x Abu Dhabi, UAEFriday 19 January 2018

China's elite enjoy no promise of amnesty

The cases of Ms Gu and Mr Wen show that senior figures are not immune from being targeted by the autocratic system they were once part of.

BEIJING // A little more than two years ago, Bo Xilai was lording over the Chongqing municipality as party secretary, picking out officials and having them prosecuted.

Among them was Chongqing's judicial head, Wen Qiang, who was put on trial for corruption, rape and other offences and, in July 2010, was executed.

How the tables have turned.

Yesterday it was Mr Bo's wife, Gu Kailai, in the dock as part of a scandal that has also brought down Mr Bo himself.

Such a scenario must have seemed impossible to Mr Bo when he ordered a police operation against organised crime in Chongqing that saw almost 5,000 arrested, including police and other officials, with lengthy jail terms and death sentences handed out, including Wen's.

The "smash the black" campaign has been criticised over claims that suspects were tortured and due judicial process was cast aside.

What it demonstrated, however, was Mr Bo's skill for tapping into populist sentiment - the public loved his targeting of gangsters - and his brazen, showy ambition.

Ironically, it was the police chief who led Mr Bo's anti-crime drive, Wang Lijun, who was the catalyst for the arrival of Mr Bo's wife in a court in Hefei city yesterday. Mr Wang fled to an American consulate and told about the alleged corruption of Mr Bo and Ms Gu's alleged involvement the death of the British businessman Neil Heywood.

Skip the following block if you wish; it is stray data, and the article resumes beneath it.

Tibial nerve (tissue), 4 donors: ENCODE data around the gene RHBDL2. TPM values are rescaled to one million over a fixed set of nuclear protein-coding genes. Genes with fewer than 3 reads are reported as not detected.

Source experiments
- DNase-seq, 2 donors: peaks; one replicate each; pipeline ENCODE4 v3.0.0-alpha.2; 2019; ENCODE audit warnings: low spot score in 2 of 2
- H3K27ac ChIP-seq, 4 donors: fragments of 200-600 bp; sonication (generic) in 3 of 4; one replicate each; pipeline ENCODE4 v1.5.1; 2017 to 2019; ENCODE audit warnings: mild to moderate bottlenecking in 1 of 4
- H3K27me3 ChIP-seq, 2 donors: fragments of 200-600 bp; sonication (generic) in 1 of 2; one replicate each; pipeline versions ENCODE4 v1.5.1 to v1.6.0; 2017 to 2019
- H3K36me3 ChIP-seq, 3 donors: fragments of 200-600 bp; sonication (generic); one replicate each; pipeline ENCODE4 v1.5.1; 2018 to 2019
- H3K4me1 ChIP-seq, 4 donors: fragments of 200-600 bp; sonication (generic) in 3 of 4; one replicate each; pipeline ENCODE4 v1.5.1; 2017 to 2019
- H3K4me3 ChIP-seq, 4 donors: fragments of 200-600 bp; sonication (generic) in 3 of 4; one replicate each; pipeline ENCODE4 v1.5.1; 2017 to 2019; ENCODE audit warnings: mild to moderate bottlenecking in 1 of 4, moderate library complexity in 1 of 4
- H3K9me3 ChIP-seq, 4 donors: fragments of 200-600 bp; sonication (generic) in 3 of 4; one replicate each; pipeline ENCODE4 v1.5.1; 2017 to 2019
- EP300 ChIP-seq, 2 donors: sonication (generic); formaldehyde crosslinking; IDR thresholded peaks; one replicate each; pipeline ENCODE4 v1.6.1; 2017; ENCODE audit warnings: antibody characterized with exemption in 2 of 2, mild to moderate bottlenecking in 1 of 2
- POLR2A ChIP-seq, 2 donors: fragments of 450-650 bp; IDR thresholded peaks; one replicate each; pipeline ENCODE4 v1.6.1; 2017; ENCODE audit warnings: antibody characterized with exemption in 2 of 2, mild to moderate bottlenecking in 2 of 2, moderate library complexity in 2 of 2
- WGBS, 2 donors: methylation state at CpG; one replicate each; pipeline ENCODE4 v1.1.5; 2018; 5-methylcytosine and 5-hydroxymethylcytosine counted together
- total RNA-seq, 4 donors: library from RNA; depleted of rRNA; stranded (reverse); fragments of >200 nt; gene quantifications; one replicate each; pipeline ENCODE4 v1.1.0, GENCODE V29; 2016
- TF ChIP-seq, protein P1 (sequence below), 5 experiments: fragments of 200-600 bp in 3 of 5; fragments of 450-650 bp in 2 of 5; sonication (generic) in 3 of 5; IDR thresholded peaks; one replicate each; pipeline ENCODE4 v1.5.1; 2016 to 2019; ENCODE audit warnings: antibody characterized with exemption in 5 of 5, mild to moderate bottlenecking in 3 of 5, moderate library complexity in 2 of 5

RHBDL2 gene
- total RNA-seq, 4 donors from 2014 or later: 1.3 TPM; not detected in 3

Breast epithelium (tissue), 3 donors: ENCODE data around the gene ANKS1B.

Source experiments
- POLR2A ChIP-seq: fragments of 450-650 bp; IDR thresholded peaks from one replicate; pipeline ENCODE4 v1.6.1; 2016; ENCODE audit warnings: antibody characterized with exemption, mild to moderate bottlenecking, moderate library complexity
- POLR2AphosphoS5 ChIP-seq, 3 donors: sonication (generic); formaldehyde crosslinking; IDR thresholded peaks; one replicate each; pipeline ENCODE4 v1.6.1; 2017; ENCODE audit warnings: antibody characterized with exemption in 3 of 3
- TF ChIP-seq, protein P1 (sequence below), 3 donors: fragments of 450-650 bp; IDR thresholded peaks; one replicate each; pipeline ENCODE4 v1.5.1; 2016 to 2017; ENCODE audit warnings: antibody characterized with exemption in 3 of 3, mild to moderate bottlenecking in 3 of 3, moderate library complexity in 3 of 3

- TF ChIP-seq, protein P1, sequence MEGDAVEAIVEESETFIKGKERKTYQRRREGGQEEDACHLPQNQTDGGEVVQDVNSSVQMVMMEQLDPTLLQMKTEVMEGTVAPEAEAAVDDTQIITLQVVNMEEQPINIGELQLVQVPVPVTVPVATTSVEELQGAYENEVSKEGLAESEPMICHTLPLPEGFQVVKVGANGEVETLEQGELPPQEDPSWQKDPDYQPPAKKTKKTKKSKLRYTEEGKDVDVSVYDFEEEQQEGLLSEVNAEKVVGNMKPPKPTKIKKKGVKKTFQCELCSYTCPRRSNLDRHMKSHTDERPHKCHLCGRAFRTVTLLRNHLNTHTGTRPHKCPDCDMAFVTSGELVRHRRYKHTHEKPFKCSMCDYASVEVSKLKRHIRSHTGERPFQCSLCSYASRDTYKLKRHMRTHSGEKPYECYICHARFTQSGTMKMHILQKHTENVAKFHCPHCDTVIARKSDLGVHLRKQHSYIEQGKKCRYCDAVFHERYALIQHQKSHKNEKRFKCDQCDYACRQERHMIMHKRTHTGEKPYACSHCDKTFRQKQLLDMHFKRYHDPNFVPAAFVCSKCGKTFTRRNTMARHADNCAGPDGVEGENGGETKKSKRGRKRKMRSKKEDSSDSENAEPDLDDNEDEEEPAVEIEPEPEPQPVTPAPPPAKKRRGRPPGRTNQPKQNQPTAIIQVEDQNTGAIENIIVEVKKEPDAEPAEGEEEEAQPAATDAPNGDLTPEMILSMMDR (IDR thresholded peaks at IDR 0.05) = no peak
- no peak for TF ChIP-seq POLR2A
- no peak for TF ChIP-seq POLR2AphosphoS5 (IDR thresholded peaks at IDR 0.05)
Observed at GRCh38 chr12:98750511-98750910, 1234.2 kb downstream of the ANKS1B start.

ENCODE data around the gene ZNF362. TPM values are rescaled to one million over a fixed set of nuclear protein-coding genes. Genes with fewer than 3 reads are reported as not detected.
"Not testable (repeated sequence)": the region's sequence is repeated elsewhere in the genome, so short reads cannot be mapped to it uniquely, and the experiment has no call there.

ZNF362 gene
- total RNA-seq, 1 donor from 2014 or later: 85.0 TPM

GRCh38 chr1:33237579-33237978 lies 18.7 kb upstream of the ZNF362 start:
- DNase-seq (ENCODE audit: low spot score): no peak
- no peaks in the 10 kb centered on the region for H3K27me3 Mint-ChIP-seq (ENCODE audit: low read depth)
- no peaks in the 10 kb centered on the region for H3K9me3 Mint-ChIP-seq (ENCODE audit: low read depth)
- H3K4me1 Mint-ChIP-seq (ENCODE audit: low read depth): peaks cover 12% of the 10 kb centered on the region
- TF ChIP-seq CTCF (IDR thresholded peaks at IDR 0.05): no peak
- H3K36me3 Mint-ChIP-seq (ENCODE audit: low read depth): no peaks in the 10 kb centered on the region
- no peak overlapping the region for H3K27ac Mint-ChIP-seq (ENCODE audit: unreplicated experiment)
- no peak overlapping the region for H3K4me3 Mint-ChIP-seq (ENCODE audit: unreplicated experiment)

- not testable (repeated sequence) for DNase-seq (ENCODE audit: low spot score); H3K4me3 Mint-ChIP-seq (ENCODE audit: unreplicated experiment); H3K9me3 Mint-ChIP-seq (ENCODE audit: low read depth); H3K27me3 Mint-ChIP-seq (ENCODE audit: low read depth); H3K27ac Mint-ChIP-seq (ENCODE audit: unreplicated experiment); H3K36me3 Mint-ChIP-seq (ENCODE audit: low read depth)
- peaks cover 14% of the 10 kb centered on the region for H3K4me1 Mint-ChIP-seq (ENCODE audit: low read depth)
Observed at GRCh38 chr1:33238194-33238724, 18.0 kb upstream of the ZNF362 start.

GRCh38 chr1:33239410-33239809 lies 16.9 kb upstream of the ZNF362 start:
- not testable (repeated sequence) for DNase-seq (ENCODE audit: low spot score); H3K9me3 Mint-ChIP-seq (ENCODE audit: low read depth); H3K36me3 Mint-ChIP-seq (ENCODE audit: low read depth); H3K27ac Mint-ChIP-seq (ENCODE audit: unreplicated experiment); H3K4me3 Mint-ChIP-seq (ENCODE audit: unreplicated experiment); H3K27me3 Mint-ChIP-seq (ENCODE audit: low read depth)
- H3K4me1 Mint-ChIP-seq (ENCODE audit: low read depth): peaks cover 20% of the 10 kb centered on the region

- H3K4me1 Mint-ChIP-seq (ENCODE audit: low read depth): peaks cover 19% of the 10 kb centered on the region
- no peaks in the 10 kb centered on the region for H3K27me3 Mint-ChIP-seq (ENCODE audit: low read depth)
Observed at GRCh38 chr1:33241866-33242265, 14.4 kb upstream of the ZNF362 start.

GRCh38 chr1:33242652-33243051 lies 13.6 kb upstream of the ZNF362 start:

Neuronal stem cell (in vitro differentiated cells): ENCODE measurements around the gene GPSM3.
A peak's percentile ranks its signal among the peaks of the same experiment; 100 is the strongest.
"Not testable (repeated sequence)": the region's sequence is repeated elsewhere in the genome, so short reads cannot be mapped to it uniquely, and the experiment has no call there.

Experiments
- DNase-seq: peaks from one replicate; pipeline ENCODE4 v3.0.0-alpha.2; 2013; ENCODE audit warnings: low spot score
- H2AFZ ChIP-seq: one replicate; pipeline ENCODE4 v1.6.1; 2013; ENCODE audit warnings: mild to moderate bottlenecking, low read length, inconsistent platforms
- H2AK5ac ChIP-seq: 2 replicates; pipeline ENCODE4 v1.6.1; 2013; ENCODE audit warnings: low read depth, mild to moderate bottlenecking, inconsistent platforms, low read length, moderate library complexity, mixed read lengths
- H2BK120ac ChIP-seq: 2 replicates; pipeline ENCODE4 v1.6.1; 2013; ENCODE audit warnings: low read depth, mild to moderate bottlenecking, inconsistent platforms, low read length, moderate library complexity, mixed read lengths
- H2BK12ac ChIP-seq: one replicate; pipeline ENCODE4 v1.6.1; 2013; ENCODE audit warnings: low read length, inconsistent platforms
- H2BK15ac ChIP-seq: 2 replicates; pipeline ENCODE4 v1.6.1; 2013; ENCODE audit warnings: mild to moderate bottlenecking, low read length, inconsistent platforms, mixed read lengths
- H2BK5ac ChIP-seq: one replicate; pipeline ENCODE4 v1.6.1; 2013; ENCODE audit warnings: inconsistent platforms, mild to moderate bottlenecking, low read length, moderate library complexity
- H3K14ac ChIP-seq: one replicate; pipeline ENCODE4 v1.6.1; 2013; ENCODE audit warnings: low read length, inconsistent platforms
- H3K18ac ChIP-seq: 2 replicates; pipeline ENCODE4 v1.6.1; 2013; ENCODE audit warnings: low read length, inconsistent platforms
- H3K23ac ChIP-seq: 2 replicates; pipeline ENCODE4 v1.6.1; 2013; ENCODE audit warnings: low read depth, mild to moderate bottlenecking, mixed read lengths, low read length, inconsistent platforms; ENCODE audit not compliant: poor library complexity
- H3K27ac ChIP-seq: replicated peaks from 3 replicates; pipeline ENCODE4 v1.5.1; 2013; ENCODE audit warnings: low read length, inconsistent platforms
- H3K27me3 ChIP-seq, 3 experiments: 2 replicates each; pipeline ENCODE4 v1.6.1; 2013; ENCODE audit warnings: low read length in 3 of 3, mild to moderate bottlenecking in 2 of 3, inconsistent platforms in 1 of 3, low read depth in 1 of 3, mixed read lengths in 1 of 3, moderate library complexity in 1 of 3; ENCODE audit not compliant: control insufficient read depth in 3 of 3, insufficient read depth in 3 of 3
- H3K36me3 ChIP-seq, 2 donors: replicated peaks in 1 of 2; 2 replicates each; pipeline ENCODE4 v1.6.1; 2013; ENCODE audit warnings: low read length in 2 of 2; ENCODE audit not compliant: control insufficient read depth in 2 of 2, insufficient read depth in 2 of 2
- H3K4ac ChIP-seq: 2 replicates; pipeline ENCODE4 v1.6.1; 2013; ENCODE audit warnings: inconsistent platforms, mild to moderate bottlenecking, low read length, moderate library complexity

The cases of Ms Gu and Mr Wen show that senior figures are not immune from being targeted by the autocratic system they were once part of.

Among those likely to face trial in the future is Liu Zhijun, sacked as railways minister last year for alleged corruption.

In May he was expelled from the Communist Party and more recently his case has been passed to prosecutors in Beijing.

Reports have speculated he could be executed, with Mr Liu likely to be punished more severely because of a high-speed train crash in Wenzhou that killed 40 people, despite that it took place several months after he was sacked.

The case of Zheng Xiaoyu will probably loom in Mr Liu's mind when he is in the dock. Mr Zheng, who ran the state's food and drug regulator, was executed in 2007 for taking millions of yuan in bribes from pharmaceutical companies in return for approving drugs. At least five people died as a result of one medicine Mr Zheng wrongfully approved.

A year after Mr Zheng was put to death, the former party secretary of Shanghai, Chen Liangyu, was jailed for 18 years for alleged corruption.

Mr Chen had reportedly fallen out of favour with the president, Hu Jintao, highlighting that it is not simply criminal activity that can result in officials being prosecuted in China. The loss of political patronage is also key.

Perhaps the highest profile trial in modern China, and one that illustrates the same point, was that of Jiang Qing or Madame Mao, Mao Zedong's wife.

She went on trial with the rest of her "Gang of Four" partners in crime, who had advanced some of the most extreme measures during the Cultural Revolution, after her husband's death in 1976.

Ms Jiang was given a death sentence, later commuted to life imprisonment, but in 1991 she is said to have hanged herself in jail.


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